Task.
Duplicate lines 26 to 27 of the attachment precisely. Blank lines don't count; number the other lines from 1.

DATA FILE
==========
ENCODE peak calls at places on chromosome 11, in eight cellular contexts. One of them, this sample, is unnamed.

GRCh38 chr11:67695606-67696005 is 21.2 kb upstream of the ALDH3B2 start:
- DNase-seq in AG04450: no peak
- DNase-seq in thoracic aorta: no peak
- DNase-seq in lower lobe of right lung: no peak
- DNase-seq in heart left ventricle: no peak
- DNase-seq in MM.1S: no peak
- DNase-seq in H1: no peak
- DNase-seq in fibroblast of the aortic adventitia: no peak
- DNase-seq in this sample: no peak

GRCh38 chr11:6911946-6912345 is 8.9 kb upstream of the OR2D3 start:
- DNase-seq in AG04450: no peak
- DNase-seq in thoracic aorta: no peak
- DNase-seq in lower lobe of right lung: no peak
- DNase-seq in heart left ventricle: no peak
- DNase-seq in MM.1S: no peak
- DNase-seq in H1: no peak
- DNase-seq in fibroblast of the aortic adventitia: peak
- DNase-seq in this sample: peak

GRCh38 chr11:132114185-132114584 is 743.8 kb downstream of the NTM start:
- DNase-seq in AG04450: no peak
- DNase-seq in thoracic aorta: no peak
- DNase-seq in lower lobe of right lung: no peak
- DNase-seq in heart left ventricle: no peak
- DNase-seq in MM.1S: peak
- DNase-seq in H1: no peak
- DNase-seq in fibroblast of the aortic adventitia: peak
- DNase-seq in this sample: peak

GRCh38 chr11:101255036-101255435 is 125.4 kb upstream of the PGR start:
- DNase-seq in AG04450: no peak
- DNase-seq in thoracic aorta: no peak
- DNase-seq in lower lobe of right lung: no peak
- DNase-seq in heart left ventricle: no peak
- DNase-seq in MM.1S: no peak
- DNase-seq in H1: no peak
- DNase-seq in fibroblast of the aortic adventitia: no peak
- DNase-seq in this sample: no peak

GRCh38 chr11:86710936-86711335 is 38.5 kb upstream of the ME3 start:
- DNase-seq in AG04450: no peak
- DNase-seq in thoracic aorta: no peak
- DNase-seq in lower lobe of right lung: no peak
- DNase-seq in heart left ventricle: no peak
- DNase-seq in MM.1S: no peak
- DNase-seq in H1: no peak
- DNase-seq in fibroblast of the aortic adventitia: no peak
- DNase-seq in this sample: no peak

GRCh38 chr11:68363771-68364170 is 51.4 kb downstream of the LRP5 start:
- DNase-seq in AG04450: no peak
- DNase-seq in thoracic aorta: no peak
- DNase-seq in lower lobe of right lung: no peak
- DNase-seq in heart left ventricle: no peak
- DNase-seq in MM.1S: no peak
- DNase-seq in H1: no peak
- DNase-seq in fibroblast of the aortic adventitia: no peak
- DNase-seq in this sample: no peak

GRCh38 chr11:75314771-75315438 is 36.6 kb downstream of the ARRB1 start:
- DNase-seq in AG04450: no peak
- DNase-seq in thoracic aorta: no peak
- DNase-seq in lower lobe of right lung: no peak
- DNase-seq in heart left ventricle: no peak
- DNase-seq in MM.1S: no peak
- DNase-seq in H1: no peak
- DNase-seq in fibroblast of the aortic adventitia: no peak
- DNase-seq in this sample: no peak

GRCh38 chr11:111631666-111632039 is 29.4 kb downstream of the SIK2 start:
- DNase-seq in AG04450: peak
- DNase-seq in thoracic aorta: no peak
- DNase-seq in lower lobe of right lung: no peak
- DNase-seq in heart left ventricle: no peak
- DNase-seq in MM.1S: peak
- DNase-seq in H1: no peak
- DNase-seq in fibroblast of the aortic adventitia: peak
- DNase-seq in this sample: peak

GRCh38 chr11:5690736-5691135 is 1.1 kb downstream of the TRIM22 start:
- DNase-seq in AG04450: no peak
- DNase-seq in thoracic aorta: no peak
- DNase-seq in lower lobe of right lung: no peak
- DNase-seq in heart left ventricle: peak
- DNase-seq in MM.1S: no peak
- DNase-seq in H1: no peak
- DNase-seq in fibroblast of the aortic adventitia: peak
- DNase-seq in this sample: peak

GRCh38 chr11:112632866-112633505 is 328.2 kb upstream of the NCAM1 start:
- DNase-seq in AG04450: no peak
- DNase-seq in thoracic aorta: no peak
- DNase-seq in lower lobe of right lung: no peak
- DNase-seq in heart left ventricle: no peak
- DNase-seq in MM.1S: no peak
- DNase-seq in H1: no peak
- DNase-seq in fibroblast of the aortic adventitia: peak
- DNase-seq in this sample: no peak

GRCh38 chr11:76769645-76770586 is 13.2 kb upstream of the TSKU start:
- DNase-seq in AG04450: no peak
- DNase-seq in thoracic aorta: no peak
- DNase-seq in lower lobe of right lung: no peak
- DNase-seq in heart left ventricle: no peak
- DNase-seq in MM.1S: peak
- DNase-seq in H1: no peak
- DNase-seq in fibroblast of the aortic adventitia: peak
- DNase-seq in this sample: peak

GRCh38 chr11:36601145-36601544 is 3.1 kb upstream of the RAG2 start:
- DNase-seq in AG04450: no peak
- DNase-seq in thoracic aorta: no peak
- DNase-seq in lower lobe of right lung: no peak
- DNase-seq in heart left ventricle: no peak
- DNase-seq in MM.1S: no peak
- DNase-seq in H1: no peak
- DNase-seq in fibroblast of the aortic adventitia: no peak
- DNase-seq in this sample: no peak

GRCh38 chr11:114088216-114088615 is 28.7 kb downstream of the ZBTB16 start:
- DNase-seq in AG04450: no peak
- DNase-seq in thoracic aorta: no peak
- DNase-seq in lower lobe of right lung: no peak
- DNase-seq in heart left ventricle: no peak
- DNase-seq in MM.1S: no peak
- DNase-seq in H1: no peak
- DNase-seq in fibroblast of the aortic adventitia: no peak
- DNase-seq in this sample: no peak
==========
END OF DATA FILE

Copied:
- DNase-seq in H1: no peak
- DNase-seq in fibroblast of the aortic adventitia: peak